by Lou Mancinelli
Dad’s living in the bathroom. Does Sarah really have to be falling for the shrink’s niece? Will the shrink make house calls?
Such is the synopsis of Wyndmoor resident, editor and writer Helen Mallon’s new short story, “Casual Day at the Crazyhouse,” now available in E-format at bookstogo.com.
Mallon’s essay, “My Charlie Mason,” won a “Philadelphia Stories” First Person Essay contest in 2007, and her short story, “Astral Projection,” was included in “Best of Philadelphia Stories Anthology” that same year. Her short story, “Biology,” was nominated for a prestigious Pushcart Prize. Her poetry chapbook, “Bone China,” was published by Finishing Line Press in 2002, and the working title for her novel in progress is “Quaker Playboy Leaves Legacy of Confusion.”
Mallon will teach “Conjuring with Words,” a six-session class limited to six students, beginning Tuesday, Oct. 23, 7 to 9 p.m., at The Word Studio, 86 Bethlehem Pike, in Chestnut Hill.
In addition to her fiction, Mallon has served as editor of both published fiction and non-fiction works, and offers her services for individual consultations. She formed the Mt. Airy Writers’ Group in 2011 and has taught a writers’ workshop at the Cheltenham Adult School for the past five years.
According to Mallon, “As a working writer, I know the frustrations, hopes and joys that are bound up in the writing process. Engagement in a community of writer friends has kept me going, and a big part of my job as an editor is encouraging writers to believe in themselves.”
“I have used the editorial services of Helen a half dozen times,” said writer Helene Oakes. “Each critique was lengthy, absolutely thorough and offered numerous suggestions on how to achieve greater clarity and impact while respecting and honoring my vision of the piece … Helen is the consummate professional, prompt and consistent, and a joy to work with.”
Another writer who has used Helen’s services, Adrienne Redd, PhD, author of “Fallen Walls and Fallen Towers,” had a similar experience: “Helen not only paid close attention to the details in editing my doctoral dissertation and subsequent book, she also looked at the big picture. She made suggestions about improving overall organization more than once, and this improved the overall outcome … “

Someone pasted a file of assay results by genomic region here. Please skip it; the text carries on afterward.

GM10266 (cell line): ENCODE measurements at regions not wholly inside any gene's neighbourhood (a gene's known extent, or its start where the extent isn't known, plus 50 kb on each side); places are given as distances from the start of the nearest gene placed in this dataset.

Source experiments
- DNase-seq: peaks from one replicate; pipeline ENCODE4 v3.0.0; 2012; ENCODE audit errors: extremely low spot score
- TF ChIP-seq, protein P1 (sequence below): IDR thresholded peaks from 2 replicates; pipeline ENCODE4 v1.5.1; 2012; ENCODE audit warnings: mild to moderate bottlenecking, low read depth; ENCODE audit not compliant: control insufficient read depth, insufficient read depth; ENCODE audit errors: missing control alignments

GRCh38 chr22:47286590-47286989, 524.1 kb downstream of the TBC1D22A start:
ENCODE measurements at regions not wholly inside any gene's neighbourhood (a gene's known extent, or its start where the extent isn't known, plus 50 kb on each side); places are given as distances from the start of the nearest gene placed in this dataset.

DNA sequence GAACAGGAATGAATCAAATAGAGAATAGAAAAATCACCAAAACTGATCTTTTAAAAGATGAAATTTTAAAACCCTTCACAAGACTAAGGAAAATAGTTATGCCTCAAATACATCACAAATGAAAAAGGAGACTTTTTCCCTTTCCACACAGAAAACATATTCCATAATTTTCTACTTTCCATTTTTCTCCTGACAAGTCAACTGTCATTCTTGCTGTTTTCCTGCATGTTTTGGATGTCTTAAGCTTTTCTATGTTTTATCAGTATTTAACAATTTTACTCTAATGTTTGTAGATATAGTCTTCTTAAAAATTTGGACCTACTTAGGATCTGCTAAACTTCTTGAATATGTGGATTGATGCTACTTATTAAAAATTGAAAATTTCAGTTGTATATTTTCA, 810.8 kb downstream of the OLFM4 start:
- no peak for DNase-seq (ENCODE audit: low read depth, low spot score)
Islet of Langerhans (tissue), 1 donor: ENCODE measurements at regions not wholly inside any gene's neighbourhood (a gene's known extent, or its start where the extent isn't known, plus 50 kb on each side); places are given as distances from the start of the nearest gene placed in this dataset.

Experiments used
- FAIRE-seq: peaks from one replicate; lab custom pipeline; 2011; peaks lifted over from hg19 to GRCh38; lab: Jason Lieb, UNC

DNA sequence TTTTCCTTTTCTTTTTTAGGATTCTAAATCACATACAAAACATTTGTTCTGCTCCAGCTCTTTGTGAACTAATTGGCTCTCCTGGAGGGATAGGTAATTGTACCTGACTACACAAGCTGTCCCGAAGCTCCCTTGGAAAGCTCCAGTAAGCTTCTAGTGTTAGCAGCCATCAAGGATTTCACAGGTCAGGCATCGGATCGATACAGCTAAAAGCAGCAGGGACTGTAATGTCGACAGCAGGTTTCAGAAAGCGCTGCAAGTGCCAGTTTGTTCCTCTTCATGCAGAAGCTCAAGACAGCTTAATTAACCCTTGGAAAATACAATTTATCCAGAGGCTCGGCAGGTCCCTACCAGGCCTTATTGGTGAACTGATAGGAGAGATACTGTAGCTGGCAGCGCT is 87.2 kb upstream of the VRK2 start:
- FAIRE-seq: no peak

Raised in an affluent Quaker family in Germantown, Helen graduated from Germantown Friends School in 1974 and soon afterwards married (at age 18) a 42-year-old GFS teacher she had met when she was 13. The marriage lasted eight years, a period of her life recalled in “My Charlie Mason.”
She remarried, and is still married to architect Stephen Mallon in 1987. A year later she had a son and started to write poetry. She also worked as a secretary for the Episcopal Diocese of Philadelphia. “Being out of the [psychologically] abusive situation freed me to figure out what I wanted to do with my life,” Mallon explained.
Though in 1980 she earned a BFA in painting from the Tyler School of Art, her emotions remained somewhat bottled up during her first marriage. She later began to write stories, as if the difficult years provided a foundation for a creative body of work. In the early ‘90s her first published stories were feature stories, similar to this one, and zoning and development stories written for the Chestnut Hill Local.
Mallon had a daughter in 1996 and six years later enrolled in a low-residency MFA writing program in fiction at the Vermont College of Fine Art. After hearing Philadelphia Inquirer editor John Timpane speak at an event, she approached him and ultimately developed a working relationship. Her book reviews have since appeared in the Inquirer, including one this past Sunday.
“I move into whatever territory is necessary,” she said about her upcoming workshop and the nature of her work with writers.
Helen’s goal is to help writers discern and express their own goals, something she says is often unclear among clients she has met through word of mouth. What she helps a writer accomplish depends on what the writer needs. Some need help writing a proposal, for example, but often she is called on to help writers move past their own mental blocks. “People may have a lot of talent, but they need encouragement,” she pointed out.
Much of Mallon’s own work deals with difficult choices: Can one be truthful when writing about an event without revealing too much detail? How much emotion do your characters express? For example, there may be a family that seems strict and reserved, but where and how does the love among them manifest itself?
Mallon feels at home examining these complex emotional situations, or those where the sentiment may exist beyond what appears on the surface. “I love the creation of a world,” she explained. “Being able to explore human difficulties in a fictional world.”
Besides writing and coaching writers, Helen’s passions include “keeping up with my two kids, exercise, learning more about the dynamics of race in our culture and mindfulness meditation.”
For more information, visit www.helenmallon.com. To register for “Conjuring with Words,” call The Word Studio at 215-887-2295.
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